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Published:  23 July, 2008

By Jack Hibberd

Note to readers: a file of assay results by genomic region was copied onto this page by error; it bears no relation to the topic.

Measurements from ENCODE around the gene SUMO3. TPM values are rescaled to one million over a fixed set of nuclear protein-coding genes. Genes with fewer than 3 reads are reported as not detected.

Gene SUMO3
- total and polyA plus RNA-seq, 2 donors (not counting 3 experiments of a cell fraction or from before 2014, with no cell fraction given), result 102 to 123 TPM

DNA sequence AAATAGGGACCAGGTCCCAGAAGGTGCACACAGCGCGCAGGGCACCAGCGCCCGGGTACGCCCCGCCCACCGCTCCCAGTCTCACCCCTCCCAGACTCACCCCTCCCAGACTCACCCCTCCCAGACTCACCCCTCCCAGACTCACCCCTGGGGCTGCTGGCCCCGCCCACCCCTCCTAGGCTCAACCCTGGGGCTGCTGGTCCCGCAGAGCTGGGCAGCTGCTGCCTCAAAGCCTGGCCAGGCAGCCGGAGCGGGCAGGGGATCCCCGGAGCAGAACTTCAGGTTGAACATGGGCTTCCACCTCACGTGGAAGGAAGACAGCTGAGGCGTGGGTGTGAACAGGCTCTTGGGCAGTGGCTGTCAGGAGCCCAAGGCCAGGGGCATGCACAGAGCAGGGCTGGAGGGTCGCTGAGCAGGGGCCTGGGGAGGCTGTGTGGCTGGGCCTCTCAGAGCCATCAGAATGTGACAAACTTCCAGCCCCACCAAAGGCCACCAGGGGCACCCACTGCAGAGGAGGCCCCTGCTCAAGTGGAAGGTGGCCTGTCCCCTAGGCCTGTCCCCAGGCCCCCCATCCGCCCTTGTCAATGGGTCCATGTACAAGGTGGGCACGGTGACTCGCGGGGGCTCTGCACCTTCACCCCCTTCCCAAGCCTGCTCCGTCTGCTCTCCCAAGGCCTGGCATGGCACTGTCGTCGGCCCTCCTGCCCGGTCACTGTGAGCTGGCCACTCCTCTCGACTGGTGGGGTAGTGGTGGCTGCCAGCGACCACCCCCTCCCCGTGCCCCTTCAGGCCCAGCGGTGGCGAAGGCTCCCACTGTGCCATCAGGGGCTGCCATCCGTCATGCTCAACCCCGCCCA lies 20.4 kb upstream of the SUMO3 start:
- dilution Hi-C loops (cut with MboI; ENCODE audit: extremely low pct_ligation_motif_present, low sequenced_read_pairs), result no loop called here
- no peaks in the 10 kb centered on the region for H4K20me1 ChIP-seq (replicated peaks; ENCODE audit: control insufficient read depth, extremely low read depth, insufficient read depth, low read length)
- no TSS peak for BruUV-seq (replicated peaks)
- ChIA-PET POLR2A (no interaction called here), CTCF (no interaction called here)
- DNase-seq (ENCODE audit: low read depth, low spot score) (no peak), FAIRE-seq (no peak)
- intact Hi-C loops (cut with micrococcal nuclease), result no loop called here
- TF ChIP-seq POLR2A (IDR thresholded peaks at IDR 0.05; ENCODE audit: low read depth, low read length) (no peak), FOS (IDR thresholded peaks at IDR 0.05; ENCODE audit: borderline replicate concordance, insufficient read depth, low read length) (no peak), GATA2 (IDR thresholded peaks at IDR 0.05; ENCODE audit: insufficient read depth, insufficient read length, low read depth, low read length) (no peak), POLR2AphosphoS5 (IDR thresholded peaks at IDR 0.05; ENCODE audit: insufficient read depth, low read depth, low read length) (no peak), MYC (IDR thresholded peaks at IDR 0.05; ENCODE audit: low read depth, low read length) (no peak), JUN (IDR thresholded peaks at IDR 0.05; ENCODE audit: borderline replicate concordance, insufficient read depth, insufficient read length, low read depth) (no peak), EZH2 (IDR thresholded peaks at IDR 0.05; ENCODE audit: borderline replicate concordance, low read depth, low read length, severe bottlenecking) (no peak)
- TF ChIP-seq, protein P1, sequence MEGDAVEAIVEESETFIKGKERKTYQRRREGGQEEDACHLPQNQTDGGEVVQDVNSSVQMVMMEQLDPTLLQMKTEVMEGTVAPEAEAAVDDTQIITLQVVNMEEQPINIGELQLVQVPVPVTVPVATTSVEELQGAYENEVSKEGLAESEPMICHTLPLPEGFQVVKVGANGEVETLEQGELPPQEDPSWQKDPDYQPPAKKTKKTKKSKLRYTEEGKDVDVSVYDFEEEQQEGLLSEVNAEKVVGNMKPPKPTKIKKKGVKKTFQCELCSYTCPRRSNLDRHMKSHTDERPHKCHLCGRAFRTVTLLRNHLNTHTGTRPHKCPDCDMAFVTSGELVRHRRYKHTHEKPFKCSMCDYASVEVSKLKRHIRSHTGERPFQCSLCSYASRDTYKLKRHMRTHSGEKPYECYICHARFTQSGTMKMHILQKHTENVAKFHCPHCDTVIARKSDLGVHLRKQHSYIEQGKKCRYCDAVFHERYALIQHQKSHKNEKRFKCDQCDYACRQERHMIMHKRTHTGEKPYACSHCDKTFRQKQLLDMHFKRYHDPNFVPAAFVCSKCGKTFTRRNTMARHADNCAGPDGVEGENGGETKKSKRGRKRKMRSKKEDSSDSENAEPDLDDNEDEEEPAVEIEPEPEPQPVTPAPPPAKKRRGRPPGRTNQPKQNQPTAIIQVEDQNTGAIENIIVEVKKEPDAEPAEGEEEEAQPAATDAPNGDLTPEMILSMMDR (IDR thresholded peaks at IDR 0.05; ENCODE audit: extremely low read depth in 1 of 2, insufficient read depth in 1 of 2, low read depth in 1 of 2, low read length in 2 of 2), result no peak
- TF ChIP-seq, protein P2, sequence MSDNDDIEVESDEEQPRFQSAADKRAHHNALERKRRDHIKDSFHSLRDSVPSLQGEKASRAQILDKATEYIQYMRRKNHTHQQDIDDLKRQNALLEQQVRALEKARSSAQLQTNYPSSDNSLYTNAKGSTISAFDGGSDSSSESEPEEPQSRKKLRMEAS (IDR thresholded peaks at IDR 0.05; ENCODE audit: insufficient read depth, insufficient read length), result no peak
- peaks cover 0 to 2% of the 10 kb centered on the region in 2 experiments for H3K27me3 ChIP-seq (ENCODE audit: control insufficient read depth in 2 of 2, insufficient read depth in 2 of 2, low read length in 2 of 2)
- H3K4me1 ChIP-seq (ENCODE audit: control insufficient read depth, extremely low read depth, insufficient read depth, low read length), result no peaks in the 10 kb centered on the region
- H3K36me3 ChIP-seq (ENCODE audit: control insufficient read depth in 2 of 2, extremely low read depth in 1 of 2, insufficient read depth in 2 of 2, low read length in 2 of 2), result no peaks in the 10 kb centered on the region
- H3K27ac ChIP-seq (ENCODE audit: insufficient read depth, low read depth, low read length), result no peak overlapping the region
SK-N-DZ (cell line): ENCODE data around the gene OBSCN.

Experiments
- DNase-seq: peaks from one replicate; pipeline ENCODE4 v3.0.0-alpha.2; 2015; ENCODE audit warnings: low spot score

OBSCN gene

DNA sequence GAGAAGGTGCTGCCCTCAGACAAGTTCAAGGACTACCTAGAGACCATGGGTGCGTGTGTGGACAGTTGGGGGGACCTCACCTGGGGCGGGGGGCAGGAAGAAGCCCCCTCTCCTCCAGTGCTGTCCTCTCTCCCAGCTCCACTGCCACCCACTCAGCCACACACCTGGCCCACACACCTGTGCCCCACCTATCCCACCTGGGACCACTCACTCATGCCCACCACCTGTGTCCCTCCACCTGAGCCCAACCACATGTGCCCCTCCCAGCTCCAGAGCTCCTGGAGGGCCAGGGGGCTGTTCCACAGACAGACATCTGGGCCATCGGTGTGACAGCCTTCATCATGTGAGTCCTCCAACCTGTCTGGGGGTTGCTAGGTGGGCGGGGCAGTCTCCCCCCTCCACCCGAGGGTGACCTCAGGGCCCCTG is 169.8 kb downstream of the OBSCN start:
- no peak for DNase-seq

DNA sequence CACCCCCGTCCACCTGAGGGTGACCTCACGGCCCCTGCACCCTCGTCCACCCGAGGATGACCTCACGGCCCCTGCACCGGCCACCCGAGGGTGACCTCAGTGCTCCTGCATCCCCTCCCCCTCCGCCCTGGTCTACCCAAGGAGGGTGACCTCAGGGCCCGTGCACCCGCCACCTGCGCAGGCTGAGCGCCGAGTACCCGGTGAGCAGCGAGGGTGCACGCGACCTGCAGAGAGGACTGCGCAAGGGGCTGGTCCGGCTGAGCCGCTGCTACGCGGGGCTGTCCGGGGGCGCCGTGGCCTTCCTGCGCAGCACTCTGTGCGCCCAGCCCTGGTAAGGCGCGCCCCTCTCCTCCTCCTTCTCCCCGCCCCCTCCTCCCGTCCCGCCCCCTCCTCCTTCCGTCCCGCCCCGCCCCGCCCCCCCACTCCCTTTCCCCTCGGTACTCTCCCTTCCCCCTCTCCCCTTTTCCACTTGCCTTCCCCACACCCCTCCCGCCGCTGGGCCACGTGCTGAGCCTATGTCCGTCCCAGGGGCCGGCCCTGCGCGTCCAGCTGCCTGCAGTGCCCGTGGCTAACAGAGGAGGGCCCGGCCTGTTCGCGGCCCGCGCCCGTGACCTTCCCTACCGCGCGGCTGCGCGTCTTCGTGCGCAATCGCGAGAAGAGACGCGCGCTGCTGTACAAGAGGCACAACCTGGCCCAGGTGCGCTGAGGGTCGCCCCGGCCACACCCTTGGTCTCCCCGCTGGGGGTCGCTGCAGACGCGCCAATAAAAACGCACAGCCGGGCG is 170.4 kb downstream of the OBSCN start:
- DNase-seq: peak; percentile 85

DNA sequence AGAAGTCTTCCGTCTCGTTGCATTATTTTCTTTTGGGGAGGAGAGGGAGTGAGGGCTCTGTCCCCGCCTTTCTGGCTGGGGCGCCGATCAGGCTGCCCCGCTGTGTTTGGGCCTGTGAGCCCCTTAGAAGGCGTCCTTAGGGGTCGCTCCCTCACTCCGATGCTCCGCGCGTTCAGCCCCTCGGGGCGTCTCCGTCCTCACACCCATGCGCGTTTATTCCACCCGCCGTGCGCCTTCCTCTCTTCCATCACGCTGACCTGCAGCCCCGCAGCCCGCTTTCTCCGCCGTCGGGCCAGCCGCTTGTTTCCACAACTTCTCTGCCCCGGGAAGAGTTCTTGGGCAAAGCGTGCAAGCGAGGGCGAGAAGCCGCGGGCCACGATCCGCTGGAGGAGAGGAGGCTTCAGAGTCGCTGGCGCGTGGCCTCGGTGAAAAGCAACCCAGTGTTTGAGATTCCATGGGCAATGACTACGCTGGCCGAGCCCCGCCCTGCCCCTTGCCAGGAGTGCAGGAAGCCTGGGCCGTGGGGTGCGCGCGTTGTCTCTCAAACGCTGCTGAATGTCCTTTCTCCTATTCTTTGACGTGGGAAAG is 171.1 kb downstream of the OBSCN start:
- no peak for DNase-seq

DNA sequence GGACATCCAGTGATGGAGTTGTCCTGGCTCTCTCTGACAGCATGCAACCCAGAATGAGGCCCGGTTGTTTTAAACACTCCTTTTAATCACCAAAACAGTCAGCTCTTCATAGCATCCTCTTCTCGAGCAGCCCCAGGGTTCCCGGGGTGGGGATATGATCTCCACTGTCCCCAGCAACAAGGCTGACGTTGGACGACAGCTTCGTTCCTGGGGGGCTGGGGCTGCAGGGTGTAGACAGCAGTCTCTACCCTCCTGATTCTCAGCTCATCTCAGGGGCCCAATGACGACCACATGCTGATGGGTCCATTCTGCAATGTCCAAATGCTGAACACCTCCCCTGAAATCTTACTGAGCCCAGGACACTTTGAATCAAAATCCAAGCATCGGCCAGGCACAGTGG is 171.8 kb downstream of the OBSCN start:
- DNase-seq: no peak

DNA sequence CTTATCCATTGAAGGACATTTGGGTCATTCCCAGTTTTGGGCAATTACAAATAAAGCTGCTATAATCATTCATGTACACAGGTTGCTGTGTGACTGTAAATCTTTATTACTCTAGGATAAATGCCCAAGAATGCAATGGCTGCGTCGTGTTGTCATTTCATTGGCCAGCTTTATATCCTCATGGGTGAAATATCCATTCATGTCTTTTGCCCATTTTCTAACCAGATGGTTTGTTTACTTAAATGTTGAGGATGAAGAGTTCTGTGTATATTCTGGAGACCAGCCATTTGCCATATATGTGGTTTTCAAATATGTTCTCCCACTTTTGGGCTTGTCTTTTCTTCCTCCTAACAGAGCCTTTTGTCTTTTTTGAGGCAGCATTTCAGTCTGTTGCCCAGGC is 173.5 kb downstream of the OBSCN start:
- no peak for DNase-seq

Southcorp's difficulties intensified this week, after poor first-half results sent shares in the wine giant plummeting. Southcorp said it would not even be able to meet its earnings forecast, which was downgraded by A$50 million last month to A$287 million. And due to uncertainty and volatility' in some markets, as well as the company's own review of its sale and promotional spend', it refused to give earnings guidance for the full year. Shares in Australia's biggest wine company fell as low as A$3.55 on Tuesday, almost half their value soon after the Rosemount merger, raising speculation of an imminent takeover bid. A report in last week's Daily Telegraph suggested Allied Domecq as a possible suitor, although Diageo and Foster's have also been mentioned. This week also marks the end of an agreement under which the Oatley family was forbidden to increase its shareholding above 20%. Announcing its interim results, Southcorp said: Results in the United Kingdom were particularly weak, attesting to highly difficult trading conditions in the market.' It added that Christmas sales volumes in the UK were significantly weaker than anticipated', with sales volumes skewed to lower-margin lines. Promotional expenditure', the company said, led to marked deterioration in margins'. Overall, first-half net profits fell by 97% to A$5.706 million, although this figure was dramatically affected by a number of one-off items, such as the A$13 million writedown of the failed joint venture, the International Wine Company. Positive news for investors was an increase in bottled wine sales revenue, up 6%, although lower margins meant a 19% fall in resulting profits. Chairman Brian Finn said: Despite the poor half-year results, solid progress is evident in a number of areas. The strength of the core premium brands is demonstrated by their contribution to 64% of total volume and 79% of total sales revenue.' Finn stressed that: The company remains committed to a premium wine strategy. The next six months should see some improvement in the product mix, with contributions from new product releases, such as Thomas Hyland.' Southcorp also released details of the payout received by recently deposed CEO Keith Lambert, which was put at A$4.377 million.